2. In a previous appeal, we held that the district court did not err in issuing a preliminary injunction. BNSF Ry. Co. v. Ray, 138 F. App'x 970, 971 (9th Cir.2005) (unpublished disposition). We therefore decline to entertain any arguments addressed to that holding. See Burbank-Glendale-Pasadena Airport Auth. v. City of Los Angeles, 979 F.2d 1338, 1340 n. 1 (9th Cir.1992) ( “Once an order of permanent injunction is entered, the preliminary injunction merges with it and appeal may be had only from the order of permanent injunction.”); see also Tahoe-Sierra Pres. Council, Inc. v. Tahoe Reg'l Planning Agency, 322 F.3d 1064, 1078 (9th Cir.2003) (discussing res judicata).

3. This action is permissible under Ex parte Young, 209 U.S. 123, 28 S.Ct. 441, 52 L.Ed. 714 (1908), because it seeks prospective injunctive relief against the tribal officers acting in their official capacities. See Big Horn County Elec. Coop., Inc. v. Adams, 219 F.3d 944, 954 (9th Cir.2000) ( “[S]uits for prospective injunctive relief are permissible against tribal officers under the Ex Parte Young framework.”); see also BNSF Ry. Co. v. Vaughn, 509 F.3d 1085, 1091 (9th Cir.2007) (“Issues of tribal sovereign immunity are reviewed de novo.”). Because Plaintiffs have alleged an ongoing violation of federal law-the unlawful exercise of tribal court jurisdiction-and seek prospective relief only, tribal sovereign immunity does not bar this action. See id. at 1092 (“In determining whether Ex Parte Young is applicable to overcome the tribal officials' claim of immunity, the relevant inquiry is only whether [the plaintiff] has alleged an ongoing violation of federal law and seeks prospective relief.”(emphasis omitted)).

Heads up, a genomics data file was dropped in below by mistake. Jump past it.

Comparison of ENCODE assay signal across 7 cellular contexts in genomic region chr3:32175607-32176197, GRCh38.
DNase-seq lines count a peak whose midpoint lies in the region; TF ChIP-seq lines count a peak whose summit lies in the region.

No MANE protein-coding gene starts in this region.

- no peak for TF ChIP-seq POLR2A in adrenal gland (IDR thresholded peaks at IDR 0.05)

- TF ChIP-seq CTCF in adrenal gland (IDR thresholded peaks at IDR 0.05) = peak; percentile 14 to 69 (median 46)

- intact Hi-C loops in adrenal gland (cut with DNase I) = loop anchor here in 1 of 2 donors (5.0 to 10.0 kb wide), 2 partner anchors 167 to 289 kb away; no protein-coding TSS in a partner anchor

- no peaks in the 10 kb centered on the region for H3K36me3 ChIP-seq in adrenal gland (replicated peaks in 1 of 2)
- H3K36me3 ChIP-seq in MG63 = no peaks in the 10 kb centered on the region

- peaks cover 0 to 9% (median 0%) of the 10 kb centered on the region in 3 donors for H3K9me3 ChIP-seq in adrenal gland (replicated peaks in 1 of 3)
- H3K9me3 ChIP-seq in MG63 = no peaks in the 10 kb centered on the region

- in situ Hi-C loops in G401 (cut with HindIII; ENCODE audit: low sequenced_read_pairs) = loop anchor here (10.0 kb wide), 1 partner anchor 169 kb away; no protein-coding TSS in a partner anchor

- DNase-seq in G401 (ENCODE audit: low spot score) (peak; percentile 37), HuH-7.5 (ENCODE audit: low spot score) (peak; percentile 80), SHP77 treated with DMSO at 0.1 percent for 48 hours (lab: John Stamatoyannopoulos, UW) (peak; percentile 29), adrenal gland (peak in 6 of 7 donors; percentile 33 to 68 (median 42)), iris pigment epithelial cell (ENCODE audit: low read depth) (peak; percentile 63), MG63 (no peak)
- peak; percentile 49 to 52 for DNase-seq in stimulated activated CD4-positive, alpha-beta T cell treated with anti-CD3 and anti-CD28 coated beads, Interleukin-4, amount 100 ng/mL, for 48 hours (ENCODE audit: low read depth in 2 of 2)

4. The district court did not abuse its “broad discretion” in imposing limits on discovery. Laub v. U.S. Dep't of Interior, 342 F.3d 1080, 1093 (9th Cir.2003). Contrary to the Tribal Defendants' assertion, the district court's discovery orders complied with our guidance in BNSF Railway Co. v. Assiniboine & Sioux Tribes of the Fort Peck Reservation, 323 F.3d 767 (9th Cir.2003).